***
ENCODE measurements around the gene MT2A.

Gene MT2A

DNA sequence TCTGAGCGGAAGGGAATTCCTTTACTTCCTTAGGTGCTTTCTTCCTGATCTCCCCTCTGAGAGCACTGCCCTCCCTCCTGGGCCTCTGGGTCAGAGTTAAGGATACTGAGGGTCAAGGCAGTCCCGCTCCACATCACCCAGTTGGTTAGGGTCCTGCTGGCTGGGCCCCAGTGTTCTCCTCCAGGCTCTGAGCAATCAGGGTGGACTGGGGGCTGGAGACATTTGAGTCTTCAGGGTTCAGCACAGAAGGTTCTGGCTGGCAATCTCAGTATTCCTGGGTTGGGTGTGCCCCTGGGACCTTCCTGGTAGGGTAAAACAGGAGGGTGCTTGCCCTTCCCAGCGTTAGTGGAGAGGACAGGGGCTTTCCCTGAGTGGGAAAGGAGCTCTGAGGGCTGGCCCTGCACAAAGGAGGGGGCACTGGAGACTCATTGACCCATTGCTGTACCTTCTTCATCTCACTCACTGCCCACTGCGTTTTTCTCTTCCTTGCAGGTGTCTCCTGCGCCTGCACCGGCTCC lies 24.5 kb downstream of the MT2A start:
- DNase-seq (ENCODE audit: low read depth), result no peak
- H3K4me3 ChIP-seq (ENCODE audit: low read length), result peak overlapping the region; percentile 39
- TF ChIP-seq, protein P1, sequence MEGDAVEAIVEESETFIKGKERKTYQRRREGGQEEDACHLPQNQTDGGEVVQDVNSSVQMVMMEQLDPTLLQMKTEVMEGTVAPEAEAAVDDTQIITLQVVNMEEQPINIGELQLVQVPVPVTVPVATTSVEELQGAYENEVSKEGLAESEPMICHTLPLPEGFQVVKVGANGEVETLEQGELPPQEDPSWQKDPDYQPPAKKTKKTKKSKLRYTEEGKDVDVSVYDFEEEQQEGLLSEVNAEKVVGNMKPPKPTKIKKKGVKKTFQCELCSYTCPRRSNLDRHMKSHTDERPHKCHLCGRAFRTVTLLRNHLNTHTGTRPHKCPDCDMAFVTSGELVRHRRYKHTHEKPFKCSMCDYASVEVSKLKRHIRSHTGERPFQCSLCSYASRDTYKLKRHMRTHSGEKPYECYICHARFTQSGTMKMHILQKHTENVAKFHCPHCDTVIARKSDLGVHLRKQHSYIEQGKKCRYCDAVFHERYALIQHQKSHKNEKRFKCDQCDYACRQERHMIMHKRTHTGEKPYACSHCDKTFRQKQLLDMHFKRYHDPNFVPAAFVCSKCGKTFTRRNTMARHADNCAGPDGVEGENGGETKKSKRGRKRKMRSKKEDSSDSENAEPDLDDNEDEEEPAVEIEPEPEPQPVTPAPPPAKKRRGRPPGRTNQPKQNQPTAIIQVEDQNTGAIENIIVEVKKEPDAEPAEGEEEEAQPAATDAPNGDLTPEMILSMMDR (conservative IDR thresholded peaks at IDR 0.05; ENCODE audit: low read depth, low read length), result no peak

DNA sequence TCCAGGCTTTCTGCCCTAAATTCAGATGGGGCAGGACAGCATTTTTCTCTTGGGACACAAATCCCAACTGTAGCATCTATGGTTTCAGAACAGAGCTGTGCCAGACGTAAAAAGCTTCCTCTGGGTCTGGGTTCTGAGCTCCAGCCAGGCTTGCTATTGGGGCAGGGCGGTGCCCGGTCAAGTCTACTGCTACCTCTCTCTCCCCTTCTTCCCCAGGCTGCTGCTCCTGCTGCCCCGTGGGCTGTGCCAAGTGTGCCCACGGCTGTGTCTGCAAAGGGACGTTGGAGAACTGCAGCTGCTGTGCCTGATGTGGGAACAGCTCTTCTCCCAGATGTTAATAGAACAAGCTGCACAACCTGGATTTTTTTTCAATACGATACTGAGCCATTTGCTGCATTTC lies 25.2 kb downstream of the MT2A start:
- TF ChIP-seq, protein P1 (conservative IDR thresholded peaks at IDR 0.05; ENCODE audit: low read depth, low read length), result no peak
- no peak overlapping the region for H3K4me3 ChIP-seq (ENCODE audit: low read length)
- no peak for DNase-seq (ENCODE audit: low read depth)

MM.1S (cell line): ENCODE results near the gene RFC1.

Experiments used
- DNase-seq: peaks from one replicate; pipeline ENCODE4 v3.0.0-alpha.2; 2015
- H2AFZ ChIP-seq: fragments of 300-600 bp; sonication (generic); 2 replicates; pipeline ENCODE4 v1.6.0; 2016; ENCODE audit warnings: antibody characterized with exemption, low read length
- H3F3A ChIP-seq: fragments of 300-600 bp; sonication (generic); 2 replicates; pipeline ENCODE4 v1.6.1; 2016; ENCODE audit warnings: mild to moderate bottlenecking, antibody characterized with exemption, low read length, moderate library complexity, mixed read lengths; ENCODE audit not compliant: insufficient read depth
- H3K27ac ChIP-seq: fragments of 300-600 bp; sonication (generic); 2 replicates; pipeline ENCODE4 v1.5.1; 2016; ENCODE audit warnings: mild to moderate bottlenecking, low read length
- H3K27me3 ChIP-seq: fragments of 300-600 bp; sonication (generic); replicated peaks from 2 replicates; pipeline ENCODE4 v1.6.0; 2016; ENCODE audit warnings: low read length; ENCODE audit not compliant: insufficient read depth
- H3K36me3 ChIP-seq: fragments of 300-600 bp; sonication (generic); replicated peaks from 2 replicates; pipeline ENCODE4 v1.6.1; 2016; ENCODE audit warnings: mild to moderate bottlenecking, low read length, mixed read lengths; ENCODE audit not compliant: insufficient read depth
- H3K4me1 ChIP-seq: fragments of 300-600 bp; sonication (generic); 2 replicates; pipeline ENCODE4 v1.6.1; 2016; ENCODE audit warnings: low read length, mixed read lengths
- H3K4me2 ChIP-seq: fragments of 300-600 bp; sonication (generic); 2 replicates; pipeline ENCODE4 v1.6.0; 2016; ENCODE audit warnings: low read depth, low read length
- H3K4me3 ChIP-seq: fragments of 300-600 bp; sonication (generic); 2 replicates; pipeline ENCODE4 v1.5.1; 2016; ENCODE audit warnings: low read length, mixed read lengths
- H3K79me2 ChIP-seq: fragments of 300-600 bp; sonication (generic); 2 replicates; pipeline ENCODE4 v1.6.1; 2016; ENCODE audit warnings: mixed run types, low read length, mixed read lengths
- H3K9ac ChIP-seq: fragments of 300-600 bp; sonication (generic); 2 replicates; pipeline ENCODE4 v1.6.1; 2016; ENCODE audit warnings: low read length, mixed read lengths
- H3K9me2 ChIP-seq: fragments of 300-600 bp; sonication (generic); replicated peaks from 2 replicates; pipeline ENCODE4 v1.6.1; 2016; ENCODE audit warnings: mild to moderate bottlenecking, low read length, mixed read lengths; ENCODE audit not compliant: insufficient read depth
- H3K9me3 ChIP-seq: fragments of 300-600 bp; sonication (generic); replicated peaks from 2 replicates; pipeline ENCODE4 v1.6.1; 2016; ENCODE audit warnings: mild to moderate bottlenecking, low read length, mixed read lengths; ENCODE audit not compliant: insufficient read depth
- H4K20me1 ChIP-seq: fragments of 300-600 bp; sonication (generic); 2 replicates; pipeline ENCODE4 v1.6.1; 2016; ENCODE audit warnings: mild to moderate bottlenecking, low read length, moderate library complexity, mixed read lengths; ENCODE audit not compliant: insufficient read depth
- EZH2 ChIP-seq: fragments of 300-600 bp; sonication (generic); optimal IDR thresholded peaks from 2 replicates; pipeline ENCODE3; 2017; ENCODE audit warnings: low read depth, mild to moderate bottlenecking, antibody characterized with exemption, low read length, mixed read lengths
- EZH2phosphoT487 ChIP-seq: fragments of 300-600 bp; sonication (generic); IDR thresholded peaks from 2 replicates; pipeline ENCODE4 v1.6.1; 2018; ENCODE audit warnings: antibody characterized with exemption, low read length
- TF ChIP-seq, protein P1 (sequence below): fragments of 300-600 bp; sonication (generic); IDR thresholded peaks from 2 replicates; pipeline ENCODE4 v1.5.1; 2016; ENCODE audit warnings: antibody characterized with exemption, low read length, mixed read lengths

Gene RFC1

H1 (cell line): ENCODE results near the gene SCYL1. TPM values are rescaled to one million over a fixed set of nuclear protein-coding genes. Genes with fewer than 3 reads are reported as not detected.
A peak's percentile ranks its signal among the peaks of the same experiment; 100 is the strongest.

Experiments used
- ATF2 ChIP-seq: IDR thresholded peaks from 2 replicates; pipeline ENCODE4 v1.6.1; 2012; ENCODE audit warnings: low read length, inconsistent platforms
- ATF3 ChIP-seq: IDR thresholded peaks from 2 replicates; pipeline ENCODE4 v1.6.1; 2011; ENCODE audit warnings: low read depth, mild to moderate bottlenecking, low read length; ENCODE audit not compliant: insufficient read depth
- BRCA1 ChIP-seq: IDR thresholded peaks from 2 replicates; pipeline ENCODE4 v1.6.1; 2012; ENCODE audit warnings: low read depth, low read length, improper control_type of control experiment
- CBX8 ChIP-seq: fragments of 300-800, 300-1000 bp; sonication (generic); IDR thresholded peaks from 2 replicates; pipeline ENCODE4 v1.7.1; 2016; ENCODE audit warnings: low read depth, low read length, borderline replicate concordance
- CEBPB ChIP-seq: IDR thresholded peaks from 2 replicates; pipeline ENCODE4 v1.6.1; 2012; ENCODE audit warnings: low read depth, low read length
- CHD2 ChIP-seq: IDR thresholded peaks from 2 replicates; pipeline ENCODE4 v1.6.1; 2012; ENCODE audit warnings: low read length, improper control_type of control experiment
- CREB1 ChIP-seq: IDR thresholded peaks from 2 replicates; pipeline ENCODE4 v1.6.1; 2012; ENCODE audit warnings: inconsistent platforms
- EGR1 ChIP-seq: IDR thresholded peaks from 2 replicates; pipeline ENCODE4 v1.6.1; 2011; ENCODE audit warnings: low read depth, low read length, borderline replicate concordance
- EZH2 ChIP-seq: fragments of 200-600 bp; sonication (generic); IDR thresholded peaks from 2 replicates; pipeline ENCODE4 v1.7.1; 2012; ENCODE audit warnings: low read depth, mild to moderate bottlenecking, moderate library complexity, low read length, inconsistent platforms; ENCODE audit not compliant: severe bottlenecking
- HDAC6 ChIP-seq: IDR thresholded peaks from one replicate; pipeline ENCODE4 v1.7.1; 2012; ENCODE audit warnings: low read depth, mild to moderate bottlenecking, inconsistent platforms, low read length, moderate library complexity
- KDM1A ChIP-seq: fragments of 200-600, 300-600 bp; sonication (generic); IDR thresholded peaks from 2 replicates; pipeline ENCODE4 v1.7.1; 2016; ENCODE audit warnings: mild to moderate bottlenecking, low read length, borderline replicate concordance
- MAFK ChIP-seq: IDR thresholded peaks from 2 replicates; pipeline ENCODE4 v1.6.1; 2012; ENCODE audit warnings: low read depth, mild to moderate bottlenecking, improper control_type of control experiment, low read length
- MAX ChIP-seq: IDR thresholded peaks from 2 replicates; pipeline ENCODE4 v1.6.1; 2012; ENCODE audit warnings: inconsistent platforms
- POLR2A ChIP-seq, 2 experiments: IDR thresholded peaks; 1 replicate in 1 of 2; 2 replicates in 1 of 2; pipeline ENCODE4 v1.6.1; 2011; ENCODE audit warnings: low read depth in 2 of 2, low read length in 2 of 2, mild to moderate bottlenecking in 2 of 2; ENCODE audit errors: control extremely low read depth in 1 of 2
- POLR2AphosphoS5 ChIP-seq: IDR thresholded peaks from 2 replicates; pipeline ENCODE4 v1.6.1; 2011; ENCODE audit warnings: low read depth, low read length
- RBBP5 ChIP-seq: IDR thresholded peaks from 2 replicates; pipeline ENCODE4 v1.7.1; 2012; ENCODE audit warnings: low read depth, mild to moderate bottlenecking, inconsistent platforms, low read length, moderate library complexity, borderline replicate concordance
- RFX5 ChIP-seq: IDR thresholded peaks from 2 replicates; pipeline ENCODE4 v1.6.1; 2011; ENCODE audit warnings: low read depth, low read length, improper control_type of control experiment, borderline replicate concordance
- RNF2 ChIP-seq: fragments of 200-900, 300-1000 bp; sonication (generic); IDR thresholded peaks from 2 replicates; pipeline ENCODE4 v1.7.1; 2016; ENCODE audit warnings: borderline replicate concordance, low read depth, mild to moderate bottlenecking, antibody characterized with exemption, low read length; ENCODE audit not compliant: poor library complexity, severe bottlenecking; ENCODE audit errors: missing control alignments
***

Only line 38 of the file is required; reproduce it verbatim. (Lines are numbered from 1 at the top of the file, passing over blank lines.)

- CEBPB ChIP-seq: IDR thresholded peaks from 2 replicates; pipeline ENCODE4 v1.6.1; 2012; ENCODE audit warnings: low read depth, low read length